The reading begins at exactly six-thirty p.m. The poet James C. Harrison welcomes a crowd of approximately a dozen people as an espresso machine roars to life in the background. There’s a wooden podium in front of picture window looking out on Main Street in downtown Northboro. The poet James C. Harrison begins by reading one of the poems from his chapbook, Amalgamations of the Abstract Mind—available for sale at his table for ten dollars—then gives the podium over to that haughty wench Wendy Devoe.
The bigamist Wendy Devoe stands behind the podium and theatrically scans the crowd as a small smile, as thin as a scribble, breaks from lips. She takes a deep breath and shuffles through the stack of papers she’s holding. “This first poem was accepted for publication in The Northboro Review,” she says and pauses so the crowd can take in her glory. “This is called ‘Fishing with My Grandfather, Point Judith, 1981’.”
Wendy Devoe, the pretentious whore, reads for fifteen minutes, although the allotted time limit is five minutes, and when she finishes, she takes off her glasses, allowing them to dangle from the beaded glasses chain around her neck. She then presses her hands together in prayer and bows her head. “Namaste,” she says and walks back to the table to a smattering of applause.
The poet James C. Harrison steps back to the podium. “Thank you, Wendy. As always, your work is inspiring, transformative, thought-provoking and utterly sublime,” he says and pauses. “Our next poet is a new voice to The Northboro Gathering of Words. Please welcome The Seagull.”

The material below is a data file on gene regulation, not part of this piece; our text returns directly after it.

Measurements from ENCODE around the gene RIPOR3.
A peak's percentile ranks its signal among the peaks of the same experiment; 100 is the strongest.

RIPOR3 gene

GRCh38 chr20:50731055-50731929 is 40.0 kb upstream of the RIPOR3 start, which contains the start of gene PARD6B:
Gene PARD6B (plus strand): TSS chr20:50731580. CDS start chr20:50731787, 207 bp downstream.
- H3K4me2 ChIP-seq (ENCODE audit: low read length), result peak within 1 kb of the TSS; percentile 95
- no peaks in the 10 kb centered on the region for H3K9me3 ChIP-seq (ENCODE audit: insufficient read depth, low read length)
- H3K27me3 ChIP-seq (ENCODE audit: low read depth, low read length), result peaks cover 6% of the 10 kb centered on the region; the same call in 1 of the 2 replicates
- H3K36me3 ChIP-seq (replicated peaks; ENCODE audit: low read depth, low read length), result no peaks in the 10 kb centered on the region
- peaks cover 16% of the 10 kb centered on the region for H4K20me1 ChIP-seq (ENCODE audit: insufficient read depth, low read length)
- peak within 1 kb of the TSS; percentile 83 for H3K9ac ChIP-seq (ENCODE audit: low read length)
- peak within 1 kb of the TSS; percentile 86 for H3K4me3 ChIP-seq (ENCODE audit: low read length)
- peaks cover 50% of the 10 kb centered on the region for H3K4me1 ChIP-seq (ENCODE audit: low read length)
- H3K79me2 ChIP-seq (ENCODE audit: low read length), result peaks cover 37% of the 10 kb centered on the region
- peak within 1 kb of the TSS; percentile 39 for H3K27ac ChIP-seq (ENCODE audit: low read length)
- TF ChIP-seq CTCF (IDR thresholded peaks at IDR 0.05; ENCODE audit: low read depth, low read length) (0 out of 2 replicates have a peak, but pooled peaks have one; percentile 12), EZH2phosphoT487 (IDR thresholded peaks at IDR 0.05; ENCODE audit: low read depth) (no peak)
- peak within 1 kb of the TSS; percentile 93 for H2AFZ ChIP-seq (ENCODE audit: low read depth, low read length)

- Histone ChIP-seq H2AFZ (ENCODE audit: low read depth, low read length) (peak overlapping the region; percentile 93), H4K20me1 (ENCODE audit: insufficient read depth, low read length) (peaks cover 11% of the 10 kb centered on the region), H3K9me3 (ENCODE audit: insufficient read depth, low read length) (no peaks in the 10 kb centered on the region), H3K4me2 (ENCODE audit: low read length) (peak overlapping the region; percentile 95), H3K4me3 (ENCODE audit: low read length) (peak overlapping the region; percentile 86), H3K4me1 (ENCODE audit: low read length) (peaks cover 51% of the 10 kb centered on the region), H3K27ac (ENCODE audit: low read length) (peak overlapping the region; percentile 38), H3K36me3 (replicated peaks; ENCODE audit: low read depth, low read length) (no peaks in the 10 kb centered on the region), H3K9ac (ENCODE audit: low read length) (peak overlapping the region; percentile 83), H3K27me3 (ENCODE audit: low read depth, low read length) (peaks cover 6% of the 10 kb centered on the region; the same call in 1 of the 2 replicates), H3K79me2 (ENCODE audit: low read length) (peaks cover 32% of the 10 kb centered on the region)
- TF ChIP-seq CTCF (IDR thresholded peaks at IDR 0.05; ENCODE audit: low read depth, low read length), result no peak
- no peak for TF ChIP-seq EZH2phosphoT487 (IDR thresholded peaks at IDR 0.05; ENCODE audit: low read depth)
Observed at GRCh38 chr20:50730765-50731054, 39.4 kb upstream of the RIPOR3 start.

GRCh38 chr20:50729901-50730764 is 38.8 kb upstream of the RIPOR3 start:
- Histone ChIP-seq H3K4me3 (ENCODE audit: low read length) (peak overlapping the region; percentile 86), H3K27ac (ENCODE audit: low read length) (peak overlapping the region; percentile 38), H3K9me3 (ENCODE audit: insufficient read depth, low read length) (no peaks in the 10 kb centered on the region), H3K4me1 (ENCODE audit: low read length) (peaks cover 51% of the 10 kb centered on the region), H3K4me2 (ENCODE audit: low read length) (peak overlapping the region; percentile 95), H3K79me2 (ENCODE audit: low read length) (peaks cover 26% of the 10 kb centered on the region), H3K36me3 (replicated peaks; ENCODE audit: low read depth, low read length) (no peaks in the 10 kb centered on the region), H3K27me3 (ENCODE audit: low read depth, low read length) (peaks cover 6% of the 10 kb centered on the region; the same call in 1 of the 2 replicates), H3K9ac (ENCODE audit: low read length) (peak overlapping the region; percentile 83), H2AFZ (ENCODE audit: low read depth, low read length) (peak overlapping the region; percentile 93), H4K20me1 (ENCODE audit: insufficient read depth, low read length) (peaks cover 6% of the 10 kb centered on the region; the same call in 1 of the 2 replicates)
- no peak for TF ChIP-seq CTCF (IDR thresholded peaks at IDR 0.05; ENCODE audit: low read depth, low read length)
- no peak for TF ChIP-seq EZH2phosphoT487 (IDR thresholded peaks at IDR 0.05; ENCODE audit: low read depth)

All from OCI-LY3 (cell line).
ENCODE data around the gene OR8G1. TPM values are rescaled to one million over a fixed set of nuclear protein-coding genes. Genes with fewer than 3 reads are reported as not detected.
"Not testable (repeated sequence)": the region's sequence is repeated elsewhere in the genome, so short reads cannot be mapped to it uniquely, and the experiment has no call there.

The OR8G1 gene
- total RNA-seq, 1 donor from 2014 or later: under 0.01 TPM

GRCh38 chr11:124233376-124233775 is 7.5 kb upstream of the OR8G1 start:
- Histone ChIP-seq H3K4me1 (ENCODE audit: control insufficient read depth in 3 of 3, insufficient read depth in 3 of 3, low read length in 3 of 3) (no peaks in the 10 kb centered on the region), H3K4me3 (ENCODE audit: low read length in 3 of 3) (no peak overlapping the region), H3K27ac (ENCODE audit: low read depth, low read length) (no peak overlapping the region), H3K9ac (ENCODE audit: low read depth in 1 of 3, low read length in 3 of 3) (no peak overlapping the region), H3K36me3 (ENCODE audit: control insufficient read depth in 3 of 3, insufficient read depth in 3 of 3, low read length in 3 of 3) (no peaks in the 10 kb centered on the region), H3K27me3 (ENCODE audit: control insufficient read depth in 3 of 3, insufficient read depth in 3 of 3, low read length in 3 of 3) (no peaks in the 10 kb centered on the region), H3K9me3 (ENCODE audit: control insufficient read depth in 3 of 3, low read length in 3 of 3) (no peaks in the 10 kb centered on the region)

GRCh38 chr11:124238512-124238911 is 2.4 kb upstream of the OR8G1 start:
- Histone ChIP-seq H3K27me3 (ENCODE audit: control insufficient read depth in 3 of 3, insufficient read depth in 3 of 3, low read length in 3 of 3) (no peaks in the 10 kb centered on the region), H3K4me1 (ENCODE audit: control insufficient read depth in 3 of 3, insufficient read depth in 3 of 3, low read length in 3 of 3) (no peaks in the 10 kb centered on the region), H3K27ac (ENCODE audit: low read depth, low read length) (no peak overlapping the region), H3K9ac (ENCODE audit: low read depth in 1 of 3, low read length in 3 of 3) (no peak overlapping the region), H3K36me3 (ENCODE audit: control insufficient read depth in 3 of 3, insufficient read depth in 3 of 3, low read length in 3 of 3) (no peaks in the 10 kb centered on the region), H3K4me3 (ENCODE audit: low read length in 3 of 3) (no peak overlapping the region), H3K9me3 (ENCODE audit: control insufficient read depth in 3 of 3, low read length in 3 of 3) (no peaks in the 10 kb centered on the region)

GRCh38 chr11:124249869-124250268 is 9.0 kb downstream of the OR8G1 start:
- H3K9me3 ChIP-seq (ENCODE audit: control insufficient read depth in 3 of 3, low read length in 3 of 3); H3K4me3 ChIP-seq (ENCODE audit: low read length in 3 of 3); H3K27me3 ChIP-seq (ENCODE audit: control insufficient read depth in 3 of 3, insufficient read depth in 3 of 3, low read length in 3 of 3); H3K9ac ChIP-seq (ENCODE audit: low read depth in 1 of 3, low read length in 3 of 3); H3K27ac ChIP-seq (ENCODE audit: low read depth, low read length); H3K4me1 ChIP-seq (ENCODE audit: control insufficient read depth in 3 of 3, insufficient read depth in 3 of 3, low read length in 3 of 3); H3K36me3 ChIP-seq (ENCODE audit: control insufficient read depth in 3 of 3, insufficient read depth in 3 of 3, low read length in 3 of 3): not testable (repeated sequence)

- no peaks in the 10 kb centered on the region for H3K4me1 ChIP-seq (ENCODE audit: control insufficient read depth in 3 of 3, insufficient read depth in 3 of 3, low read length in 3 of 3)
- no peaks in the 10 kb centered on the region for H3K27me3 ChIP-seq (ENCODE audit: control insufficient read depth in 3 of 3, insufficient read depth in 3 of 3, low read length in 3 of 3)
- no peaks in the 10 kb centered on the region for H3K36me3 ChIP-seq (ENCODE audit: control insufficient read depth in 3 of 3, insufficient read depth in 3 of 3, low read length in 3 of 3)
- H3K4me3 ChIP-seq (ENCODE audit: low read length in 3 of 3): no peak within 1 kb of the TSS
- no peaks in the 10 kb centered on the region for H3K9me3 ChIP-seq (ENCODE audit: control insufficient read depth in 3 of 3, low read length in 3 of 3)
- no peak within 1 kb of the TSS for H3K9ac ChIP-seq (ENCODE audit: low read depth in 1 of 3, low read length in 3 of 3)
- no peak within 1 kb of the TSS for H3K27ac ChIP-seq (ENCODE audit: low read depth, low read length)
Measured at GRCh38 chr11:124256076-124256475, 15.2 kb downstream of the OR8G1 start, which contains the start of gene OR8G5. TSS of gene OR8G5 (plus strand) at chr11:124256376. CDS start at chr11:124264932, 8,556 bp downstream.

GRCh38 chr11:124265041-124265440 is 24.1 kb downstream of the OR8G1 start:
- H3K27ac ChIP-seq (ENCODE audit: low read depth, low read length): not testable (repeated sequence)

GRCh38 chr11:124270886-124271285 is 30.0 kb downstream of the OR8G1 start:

From restroom in the back, The Seagull appears running full speed toward the podium. He is now wearing a floral meal-sack dress and a gray wig with a bun in the back, his inky black ponytail poking out of the wig like a rodent’s tail. He slows then stands into front of the podium, breathing-heavy and carrying a paper bag. He places the bag on the ground in front of him and holds up his index finger as he catches his breath. “This poem is titled ‘Outtakes from Psycho’,” he says.
He reaches into the bag and places three items on the podium: a rubber butcher’s knife, a bottle of Heinz ketchup in a plastic squeezable container, and a white shower curtain. First, he grabs the shower curtain, shakes it out and holds it in front of him before abruptly dropping it. He takes the rubber knife and stabs at the air. He then drops the knife and grabs the ketchup bottle. While screaming, he squirts the ketchup all over his chest and torso then he runs out of The Jarva Café, leaving the crowd stunned.
Seconds later, the poet James C. Harrison points out the picture window in front of the shop. “Look!”
Everyone huddles around the window and watches. Again, Lewis is clutching his cork covered notebook to his chest, knowing that it won’t be opened. Not tonight. No one can follow this performance. And they watch as The Seagull sprouts white, billowy wings from his shoulder blades and flies into the night sky, silhouetted by the moon.
And Wendy Devoe, that beautiful soul, weeps in her hands.
Nathan Graziano plays lead guitar for “The Ghost Nipples”.